I read Wake by Amanda Hocking and really enjoyed it, so I wanted to see what else she had out there and ended up with My Blood Approves. Definitely no...moreI read Wake by Amanda Hocking and really enjoyed it, so I wanted to see what else she had out there and ended up with My Blood Approves. Definitely not the best choice I could've made. This book showcases exactly why Amanda Hocking made her fortune self-publishing first.
My Blood Approves wants to be Twilight so very bad, but it's nothing more than a cheap knock-off version. I wouldn't be surprised if this had started out as a Twilight fan fiction at some point before moving into more original fiction territory because the similarities are really noticeable, especially once the vampire family is introduced.
Hocking's writing wasn't terrible, but it's obviously a step down and possibly a few years (and an actual editor) removed from Wake. However, the plotting of My Blood Approves was horrendous. Absolutely nothing happens in this book besides Alice meeting Jack, becoming obsessed with Jack and his family, and her crying about Jack and Peter all the time. At least Twilight had some conflict in the last 200 pages to make the book interesting.
I thought Alice might be a likeable heroine, but she's even worse than Bella Swan and that's something you have to work mighty hard at achieving. She has absolutely no ambitions besides wanting to be part of Jack's family forever, has one friend who she secretly despises, doesn't care about her family aside from second thoughts about leavign Milo behind, and basically has no personality whatsoever. I hated her by the end of the book, especially once she started whining about not wanting to live if Jack's family left her behind. Get a grip, girl, you've known them for 20 minutes.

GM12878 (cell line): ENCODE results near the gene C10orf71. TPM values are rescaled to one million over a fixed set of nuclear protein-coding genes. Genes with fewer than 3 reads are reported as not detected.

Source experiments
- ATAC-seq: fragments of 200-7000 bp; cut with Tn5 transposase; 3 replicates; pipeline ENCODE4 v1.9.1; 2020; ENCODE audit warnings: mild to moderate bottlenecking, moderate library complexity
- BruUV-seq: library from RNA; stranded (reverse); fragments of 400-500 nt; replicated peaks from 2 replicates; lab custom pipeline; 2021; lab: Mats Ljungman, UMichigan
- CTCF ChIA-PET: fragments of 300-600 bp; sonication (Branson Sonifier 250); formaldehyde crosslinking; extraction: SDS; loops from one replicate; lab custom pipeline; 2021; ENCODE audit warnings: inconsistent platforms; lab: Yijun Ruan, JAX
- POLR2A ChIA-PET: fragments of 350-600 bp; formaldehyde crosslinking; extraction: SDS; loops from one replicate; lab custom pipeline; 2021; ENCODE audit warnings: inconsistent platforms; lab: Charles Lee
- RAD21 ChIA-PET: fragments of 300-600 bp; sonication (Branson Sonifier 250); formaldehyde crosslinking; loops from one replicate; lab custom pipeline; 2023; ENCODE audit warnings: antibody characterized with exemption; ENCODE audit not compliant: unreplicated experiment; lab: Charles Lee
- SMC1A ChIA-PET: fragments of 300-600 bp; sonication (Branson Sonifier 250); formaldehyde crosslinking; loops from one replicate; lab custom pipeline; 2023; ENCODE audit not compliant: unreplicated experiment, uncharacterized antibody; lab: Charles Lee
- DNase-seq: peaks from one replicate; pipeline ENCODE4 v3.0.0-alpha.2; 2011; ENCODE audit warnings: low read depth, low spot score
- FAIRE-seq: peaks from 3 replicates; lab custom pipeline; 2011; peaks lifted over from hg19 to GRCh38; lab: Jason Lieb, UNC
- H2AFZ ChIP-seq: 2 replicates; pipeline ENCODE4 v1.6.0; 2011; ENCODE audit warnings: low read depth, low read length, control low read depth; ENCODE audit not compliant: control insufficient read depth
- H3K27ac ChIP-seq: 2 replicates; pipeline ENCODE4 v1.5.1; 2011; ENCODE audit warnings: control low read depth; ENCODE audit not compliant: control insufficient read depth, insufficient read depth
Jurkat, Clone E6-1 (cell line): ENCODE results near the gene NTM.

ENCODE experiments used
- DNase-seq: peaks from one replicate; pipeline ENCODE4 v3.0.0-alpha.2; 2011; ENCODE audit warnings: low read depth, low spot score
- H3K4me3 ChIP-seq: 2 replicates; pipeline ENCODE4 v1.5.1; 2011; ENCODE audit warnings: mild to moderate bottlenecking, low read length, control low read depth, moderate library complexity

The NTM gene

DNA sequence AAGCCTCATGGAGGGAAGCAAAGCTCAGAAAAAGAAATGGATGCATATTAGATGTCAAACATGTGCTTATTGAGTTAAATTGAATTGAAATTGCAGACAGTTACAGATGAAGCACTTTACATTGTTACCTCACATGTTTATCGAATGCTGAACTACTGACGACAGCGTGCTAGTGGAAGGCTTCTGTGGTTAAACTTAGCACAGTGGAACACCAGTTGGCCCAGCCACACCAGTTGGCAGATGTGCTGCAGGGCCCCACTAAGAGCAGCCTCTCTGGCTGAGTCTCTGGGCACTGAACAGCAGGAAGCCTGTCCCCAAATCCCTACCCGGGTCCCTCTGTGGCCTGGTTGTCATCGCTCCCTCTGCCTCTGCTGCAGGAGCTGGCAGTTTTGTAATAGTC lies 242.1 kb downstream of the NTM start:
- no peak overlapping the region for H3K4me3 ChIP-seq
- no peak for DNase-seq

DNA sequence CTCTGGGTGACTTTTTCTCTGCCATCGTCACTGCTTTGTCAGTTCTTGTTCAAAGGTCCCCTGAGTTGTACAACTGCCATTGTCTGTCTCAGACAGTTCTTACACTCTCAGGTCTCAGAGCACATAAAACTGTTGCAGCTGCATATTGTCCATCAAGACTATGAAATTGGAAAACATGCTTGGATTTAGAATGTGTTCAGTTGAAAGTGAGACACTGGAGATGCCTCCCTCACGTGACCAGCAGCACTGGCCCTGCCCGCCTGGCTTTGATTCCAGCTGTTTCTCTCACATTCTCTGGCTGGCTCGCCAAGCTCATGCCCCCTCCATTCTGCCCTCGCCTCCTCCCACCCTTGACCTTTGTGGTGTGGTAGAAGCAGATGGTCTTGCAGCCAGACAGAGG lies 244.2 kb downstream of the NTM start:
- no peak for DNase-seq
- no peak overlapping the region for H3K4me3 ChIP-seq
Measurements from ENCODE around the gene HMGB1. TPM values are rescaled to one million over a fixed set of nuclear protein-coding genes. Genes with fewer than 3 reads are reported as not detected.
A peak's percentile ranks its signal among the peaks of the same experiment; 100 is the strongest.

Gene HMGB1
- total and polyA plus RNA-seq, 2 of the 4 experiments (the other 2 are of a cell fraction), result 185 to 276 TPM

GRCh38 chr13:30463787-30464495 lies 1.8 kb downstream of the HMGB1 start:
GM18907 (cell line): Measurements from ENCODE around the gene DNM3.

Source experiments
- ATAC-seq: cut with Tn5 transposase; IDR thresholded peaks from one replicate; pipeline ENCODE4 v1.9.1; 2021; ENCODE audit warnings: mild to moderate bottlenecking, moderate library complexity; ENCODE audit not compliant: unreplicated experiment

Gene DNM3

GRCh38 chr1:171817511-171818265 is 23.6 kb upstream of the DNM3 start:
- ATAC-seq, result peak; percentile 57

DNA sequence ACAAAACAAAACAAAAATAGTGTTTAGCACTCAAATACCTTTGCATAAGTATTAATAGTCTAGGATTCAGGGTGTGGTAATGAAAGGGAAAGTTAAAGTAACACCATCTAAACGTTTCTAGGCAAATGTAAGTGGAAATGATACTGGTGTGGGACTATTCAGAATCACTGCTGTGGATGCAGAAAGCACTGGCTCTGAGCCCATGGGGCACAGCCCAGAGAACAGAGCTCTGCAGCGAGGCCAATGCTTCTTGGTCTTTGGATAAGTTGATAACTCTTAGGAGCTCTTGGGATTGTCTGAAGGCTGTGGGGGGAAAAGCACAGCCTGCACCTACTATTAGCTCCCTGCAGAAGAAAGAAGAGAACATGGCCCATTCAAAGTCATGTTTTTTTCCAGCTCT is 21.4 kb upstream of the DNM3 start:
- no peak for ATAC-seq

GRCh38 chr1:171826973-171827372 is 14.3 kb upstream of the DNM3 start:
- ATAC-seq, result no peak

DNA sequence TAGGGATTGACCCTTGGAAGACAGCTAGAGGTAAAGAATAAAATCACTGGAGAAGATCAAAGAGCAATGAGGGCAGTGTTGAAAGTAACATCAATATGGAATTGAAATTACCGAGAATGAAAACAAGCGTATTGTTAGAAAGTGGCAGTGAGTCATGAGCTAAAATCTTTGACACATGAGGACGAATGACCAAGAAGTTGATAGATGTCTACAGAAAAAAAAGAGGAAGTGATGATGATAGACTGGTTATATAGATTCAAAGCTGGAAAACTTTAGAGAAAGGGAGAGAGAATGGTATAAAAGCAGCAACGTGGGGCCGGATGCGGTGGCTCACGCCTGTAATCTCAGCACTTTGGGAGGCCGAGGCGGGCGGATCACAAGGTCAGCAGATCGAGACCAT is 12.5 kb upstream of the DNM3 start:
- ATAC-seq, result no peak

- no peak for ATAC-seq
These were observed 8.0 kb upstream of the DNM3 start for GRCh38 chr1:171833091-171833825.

The only likeable character in the bunch in Milo, Alice's little brother that Jack outs in the most ridiculous way. Hocking was a little gross about LGBT issues in this book, so I hope that's something she learned a lot about since this was published. (less)
Through the Ever Night was a fabulously satisfying sequel with plenty of action, romance, and character development to satisfy and make some new die-h...moreThrough the Ever Night was a fabulously satisfying sequel with plenty of action, romance, and character development to satisfy and make some new die-hard fans of this series.
It's been a while since I read Under the Never Sky, so it took me a bit to remember which characters did what and the set-up of Rossi's world building. Under the Never Sky unfortunately blended a bit with Ally Condie's Crossed as I reading, since they both had the the wander-in-the-wilderness trope so popular in this genre these day, but I was able to enjoy Through the Ever Night without once think, "Wow, this is almost exactly like the other dystopian books I've read this year." Her writing style is simple and engaging, making Through the Ever Night a fast read that you don't want to put down.